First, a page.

When we ask Margie Orford where she’s been lately, she laughs ruefully and says, “I feel like the Johnny Cash song—I've been everywhere.” Far from an understatement, this energetic author, activist and PEN Vice President has spent the last few months in a whirlwind of events across the world.
In February, she visited Ethiopia as the South African PEN’s executive Vice President. At Ethiopian PEN’s Conference on Freedom of Expression, she spoke on how to cultivate a human rights culture in a post-conflict society. A vocal commentator on issues of violence against women and the challenges of post-apartheid South Africa, her article on the Oscar Pistorius case has been featured in the Guardian and the New York Times and widely quoted.
She went on to spend March on tour in Norway, publicising the Norwegian translation of the first title in her Clare Hart crime series Daddy’s Girl, and appeared on primetime television with Belinda Bauer. See more on Margie and other female crime writers in Norway here. In an interview with Asbjørn Slettemark, she talks about South Africa’s complex society, the Clare Hart series and her favourite South African crime novels and films.
Moving from Norway to a PEN event in Glasgow in April, she took part on a panel discussing freedom of speech and modern censorship with Anne Enright. She also met with her UK and international publishers in London during the 2014 London Book Fair.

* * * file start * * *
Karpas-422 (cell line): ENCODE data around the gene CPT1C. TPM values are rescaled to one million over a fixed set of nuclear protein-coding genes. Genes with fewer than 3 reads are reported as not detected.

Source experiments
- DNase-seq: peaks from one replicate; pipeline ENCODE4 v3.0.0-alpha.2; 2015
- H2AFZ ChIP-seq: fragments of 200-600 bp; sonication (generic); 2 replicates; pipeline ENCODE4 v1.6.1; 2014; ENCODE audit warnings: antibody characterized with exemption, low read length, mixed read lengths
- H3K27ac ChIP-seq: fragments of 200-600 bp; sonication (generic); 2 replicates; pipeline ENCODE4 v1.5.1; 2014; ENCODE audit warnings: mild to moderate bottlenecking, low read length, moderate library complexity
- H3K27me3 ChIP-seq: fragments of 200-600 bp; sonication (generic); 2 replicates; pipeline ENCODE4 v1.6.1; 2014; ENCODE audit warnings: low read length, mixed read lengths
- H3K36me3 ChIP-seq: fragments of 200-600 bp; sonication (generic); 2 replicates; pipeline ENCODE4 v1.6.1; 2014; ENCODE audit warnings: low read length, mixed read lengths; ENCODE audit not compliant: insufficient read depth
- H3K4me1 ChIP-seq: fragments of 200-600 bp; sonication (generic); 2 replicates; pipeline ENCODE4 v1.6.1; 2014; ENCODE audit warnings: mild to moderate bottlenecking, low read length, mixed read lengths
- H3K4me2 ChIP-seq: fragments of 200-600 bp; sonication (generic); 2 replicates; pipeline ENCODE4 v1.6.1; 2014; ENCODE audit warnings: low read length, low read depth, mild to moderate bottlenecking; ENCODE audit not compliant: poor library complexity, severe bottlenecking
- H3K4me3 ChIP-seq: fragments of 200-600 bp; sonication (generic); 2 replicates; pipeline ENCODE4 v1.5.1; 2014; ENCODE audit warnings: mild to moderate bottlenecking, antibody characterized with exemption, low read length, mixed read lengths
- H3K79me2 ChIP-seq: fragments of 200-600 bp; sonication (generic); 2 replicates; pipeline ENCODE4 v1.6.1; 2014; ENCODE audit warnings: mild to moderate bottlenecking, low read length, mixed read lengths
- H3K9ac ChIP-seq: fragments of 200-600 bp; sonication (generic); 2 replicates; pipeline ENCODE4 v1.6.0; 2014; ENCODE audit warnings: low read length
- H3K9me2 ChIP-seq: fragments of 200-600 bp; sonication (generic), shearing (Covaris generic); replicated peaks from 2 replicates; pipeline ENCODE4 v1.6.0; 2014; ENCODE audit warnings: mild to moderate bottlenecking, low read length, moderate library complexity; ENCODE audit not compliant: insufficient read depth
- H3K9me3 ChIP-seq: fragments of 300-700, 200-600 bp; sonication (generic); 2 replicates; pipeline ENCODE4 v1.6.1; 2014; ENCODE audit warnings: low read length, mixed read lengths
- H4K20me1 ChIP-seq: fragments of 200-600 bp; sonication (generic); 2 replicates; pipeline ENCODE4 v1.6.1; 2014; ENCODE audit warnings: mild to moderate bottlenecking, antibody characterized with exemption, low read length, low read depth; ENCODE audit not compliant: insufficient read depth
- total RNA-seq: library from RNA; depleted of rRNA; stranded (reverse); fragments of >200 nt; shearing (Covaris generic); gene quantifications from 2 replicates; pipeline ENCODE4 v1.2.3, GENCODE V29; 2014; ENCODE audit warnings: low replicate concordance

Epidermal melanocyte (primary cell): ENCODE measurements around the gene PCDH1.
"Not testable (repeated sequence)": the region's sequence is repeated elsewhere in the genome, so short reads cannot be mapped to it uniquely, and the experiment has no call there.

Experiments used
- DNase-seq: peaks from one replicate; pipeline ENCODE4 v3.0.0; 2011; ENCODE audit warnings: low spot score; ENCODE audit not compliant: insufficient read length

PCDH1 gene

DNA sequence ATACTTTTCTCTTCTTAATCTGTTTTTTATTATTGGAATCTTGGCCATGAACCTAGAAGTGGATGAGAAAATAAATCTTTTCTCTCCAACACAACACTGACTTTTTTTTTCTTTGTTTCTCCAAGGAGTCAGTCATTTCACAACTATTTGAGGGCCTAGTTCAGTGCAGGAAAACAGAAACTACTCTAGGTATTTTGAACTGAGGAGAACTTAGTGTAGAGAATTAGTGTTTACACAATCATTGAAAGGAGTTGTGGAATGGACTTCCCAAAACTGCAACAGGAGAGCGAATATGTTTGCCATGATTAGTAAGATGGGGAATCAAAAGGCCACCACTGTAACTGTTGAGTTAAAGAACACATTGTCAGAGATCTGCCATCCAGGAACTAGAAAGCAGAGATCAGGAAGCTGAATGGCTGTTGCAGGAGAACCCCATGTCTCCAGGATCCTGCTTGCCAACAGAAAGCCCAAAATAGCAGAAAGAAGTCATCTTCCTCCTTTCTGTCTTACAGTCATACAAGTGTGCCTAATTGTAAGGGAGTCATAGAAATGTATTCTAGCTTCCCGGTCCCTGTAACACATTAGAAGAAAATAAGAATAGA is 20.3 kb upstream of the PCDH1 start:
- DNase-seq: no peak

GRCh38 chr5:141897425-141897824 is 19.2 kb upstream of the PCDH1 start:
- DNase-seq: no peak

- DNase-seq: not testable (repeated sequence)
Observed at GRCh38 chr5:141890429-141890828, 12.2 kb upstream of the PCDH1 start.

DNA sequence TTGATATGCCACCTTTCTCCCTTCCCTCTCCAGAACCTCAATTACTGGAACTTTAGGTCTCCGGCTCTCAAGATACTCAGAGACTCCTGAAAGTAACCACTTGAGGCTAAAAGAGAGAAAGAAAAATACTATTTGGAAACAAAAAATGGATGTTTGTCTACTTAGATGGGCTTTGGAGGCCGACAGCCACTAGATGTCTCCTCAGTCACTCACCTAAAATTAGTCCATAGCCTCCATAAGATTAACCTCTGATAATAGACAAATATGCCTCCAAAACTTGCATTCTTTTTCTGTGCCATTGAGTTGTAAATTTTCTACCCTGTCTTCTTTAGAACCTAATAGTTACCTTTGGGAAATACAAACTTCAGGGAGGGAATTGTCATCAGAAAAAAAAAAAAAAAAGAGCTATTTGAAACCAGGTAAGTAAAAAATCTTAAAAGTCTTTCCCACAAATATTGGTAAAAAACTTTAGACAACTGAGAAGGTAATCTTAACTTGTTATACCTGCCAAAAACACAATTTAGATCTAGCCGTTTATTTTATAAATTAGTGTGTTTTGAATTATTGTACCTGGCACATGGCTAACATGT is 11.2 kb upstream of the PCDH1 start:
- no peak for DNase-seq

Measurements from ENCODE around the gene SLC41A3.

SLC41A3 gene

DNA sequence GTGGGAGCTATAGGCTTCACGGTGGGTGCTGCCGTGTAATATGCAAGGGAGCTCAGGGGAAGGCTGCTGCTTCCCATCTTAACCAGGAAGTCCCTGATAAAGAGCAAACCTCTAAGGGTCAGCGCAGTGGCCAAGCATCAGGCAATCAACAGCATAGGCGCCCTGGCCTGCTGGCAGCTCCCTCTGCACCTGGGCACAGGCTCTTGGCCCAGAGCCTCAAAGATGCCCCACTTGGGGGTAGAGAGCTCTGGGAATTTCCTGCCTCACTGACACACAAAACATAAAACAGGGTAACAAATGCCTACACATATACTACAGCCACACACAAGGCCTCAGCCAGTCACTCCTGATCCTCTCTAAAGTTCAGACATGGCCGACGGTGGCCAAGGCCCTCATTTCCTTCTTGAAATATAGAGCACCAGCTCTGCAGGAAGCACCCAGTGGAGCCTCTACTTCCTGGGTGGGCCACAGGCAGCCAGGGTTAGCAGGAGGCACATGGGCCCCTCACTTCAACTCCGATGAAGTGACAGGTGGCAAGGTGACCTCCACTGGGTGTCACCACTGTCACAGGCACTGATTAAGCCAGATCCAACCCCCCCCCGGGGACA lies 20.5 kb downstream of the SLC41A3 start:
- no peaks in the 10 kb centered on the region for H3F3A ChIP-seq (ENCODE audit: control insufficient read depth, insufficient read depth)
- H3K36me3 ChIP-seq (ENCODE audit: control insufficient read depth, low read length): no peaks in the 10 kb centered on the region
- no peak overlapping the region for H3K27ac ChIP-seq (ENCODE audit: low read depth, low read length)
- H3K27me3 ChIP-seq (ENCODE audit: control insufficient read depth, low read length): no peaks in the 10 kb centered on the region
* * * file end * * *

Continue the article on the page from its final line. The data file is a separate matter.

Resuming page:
Meanwhile, across the Atlantic, Harper Witness Impulse have released Margie’s first US publication, LIKE CLOCKWORK, and other Clare Hart titles will follow in quick succession this year. She has recently been interviewed on NPR about the Pistorius trial – listen to a podcast here. Margie will be back in the UK in August to appear at the Edinburgh International Book Festival.
Margie Orford, who has been described as 'the Queen of South African Crime Fiction', was born in London and grew up in Namibia, the setting for BLOOD ROSE which is also optioned for film. A Fulbright Scholar, she was educated in South Africa and the United States. She is Executive Vice-President of South African PEN, the patron of Rape Crisis and of the children's book charity, the Little Hands Trust. She lives in Cape Town.
Praise for Margie Orford and WATER MUSIC:
‘Margie Orford writes with great human insight, at times with poetic beauty, and always the ever-present deep, dark undertow of menace.’ – Peter James
'Orford plots so brilliantly that to stop reading is as harrowing as to carry on.' – Jake Kerridge, Daily Telegraph
‘Clare Hart is back, and she returns in style… the tension racks up, and up, and up… WATER MUSIC should see Orford win many, many more fans, and she’s not exactly short of them already. Read it.’ – The Big Issue
‘I loved the twists and turns of this book and the truly unknowable nature of the next chapter.’ – Lizzi Thomasson,The Bookseller
‘Margie Orford's WATER MUSIC is fascinated with the way cultural and political pressures affect criminal behaviour... Orford has a rare ability to get under the skin of the genre's conventions.’—Irish Times
‘Another in this excellent South African series.’ –Literary Review